TODAY'S NEWS

The Shenandoah Valley-Herald

Bailey, Shruntz out; Kline in on Election Day

WOODSTOCK — Shenandoah County voters ousted two supervisors and replaced two School Board members in a wave of change during Election Day on Tuesday. Cindy Bailey and Marsha Shruntz, who represent the 4th and 5th districts on the Board of Supervisors, were denied second terms by challengers Karl Roulston and Dennis Morris, respectively. Shelby Kline, a retired teacher and school principal, beat two fellow opponents to claim the District 5 School Board seat being vacated by two-term incumbent Irving “Skeeter” Getz. The other two seats up for grabs were won by candidates who ran unopposed. While challengers and political novices reigned over most of the ballot, incumbent District 1 Supervisor Dick Neese snuck past his opponent, Karen Kwiatkowski, by 73 votes to earn a fifth term in office.

Shenandoah County judge to retire after 26 years

WOODSTOCK — A Shenandoah County judge has announced that he is retiring in 2018 after 26 years on the bench in Virginia’s 26th Judicial Circuit. In an Oct. 19 memorandum to the Shenandoah County Bar, Judge Dennis Lee Hupp, 66, said he will retire on Aug. 1. He announced it more than nine months in advance to give the General Assembly time to choose his replacement during its 2018 session, he said during a phone interview on Oct. 26.

Ex-Christiansburg employee tapped for New Market job

NEW MARKET — A longtime employee of the town of Christiansburg has been tapped to be New Market’s town manager. Town Council unanimously named Todd Walters, 52, to the position, effective Nov. 6, during its Monday meeting. He has worked for the Town of Christiansburg for almost 30 years, and has been its assistant director of engineering since 2010. Walters’ salary will be $75,000 per year, Councilwoman Peggy Harkness said. Former Town Manager Mike Ritchie retired on Sept. 15 after 28 years of employment with New Market and four years in the town’s highest staff position.

Tourism groups get state grants

HARRISONBURG – Four Valley initiatives have received state funding to boost local and regional tourism. On Tuesday, Gov. Terry McAuliffe announced that more than $967,000 in matching grants will be distributed to 50 tourism programs statewide as part of the Virginia Tourism Corporation’s Marketing Leverage Program. A $50,000 grant will be split among Harrisonburg Downtown Renaissance, the city tourism office and the city Department of Economic Development. The Shenandoah Spirits Trail received a $36,000 grant to target millennials and baby boomers in Virginia, Maryland, Pennsylvania and North Carolina.The Passport to a Shenandoah BeerWerks Adventure, a 12-location beer trail featuring all four Harrisonburg craft breweries, received more than $22,000 for cross-promotion of each brewery and advertising outdoor activities. Today’s Shenandoah Valley Takes Flight, a collaboration led by the Shenandoah Valley Tourism Partnership and the Front Royal-based Northern Shenandoah Valley Regional Commission, also received $25,000 for the promotion of the Valley as “an outstanding year-round destination to global visitors."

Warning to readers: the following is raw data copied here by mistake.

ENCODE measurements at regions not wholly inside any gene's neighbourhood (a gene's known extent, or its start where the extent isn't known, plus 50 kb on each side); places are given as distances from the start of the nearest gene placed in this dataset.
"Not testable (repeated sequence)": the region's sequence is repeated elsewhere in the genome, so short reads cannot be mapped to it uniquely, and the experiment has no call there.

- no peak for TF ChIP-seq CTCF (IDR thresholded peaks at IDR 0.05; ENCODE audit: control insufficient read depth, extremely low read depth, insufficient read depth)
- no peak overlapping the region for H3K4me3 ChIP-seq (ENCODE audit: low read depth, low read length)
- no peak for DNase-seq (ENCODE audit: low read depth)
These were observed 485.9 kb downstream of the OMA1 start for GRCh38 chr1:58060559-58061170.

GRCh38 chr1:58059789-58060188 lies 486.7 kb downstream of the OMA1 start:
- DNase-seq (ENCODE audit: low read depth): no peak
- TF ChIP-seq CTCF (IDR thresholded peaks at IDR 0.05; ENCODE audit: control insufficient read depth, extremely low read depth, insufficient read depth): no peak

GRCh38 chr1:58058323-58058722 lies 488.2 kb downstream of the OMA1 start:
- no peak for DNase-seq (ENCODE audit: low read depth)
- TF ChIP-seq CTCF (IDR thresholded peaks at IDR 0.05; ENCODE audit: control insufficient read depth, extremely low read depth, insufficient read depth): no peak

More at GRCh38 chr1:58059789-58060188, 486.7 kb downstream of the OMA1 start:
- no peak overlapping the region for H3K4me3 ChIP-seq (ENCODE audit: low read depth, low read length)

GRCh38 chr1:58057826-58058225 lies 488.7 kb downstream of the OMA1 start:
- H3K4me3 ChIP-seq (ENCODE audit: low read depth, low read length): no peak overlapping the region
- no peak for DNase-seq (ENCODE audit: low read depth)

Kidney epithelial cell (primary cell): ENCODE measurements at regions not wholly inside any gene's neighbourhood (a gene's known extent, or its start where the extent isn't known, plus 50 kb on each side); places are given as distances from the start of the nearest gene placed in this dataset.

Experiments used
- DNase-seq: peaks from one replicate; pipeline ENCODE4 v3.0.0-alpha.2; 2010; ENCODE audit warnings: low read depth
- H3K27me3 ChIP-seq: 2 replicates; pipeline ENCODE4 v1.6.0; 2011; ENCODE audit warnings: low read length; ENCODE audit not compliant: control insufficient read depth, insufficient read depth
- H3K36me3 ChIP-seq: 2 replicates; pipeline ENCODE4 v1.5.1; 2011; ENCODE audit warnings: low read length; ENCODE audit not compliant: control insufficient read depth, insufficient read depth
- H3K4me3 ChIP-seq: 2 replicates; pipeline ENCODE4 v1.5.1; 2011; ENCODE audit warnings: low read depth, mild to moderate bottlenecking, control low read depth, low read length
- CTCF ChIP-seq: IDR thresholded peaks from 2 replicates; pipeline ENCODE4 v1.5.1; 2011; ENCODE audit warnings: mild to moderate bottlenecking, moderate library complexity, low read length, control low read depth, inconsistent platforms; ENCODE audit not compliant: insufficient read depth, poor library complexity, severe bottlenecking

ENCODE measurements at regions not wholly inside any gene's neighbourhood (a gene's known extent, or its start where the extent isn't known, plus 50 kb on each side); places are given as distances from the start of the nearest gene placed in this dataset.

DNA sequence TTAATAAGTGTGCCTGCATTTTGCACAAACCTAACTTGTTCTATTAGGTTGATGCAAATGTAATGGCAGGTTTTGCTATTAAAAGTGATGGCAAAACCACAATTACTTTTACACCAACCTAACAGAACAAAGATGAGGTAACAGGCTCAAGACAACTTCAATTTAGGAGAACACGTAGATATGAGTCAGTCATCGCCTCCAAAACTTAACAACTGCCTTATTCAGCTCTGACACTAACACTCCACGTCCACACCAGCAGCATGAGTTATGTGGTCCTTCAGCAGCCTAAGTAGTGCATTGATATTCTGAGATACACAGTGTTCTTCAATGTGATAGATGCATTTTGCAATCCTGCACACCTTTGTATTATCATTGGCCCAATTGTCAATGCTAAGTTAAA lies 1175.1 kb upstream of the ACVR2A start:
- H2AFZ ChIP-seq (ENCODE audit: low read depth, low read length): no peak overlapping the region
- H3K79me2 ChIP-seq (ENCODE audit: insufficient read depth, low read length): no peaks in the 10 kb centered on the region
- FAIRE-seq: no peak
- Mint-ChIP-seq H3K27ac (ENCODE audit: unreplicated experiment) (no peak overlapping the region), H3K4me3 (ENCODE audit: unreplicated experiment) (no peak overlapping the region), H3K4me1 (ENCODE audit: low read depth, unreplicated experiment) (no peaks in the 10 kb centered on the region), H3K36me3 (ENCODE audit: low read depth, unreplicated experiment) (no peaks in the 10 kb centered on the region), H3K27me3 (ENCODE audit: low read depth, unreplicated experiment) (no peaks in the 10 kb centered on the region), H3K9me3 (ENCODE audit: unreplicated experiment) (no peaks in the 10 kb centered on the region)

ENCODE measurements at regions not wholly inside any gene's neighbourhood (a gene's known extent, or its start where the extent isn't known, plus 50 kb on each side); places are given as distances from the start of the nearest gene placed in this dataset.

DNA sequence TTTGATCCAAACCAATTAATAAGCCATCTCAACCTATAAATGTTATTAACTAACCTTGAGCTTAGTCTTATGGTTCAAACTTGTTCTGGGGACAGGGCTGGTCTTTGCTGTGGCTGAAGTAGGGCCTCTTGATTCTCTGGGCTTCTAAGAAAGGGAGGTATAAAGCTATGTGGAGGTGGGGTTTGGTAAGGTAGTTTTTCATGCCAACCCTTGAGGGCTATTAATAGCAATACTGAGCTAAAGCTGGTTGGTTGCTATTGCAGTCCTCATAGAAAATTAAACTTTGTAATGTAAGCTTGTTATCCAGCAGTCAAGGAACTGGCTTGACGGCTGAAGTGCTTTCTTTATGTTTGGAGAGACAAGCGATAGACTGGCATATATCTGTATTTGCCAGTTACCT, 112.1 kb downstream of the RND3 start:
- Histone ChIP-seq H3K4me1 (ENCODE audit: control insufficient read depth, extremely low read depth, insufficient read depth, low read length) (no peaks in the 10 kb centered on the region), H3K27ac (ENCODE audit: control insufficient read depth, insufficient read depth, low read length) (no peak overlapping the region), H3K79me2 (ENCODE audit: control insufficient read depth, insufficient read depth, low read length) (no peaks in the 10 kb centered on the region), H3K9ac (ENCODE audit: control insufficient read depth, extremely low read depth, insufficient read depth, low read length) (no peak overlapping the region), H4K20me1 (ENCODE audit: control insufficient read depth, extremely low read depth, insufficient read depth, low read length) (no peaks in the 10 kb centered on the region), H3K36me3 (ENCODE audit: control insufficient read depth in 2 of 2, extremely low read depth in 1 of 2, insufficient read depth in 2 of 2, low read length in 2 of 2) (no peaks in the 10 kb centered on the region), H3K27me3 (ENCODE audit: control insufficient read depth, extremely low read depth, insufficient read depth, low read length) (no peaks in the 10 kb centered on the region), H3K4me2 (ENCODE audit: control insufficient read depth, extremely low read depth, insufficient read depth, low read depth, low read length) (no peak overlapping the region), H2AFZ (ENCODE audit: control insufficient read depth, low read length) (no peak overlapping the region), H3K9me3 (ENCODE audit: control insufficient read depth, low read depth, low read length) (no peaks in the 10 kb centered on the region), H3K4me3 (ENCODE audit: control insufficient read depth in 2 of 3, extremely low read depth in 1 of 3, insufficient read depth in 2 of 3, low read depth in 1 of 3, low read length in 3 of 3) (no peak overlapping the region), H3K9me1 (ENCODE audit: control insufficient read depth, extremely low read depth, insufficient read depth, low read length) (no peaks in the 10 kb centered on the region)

State OKs regional economic development plan

HARRISONBURG – A five-year plan for economic growth in the Valley focuses on raising and retaining employment in five growing industries. On Sept. 13, the 24-member GO Virginia State Board approved an Economic Growth and Diversification Plan prepared by the program’s Region 8 Council. The council consists of 28 business and industry leaders in the 8th Region, which covers the Valley from Lexington to Winchester. GO Virginia, also known as the Virginia Initiative for Growth and Opportunity in Each Region, was created in 2015 to encourage communities in nine regions of the state to work together to spur economic growth. It operates under the Virginia Department of Housing and Community Development. The Region 8 plan calls for increased workforce recruitment and training in five industry sectors that are expected to grow in the Valley during the next five years.

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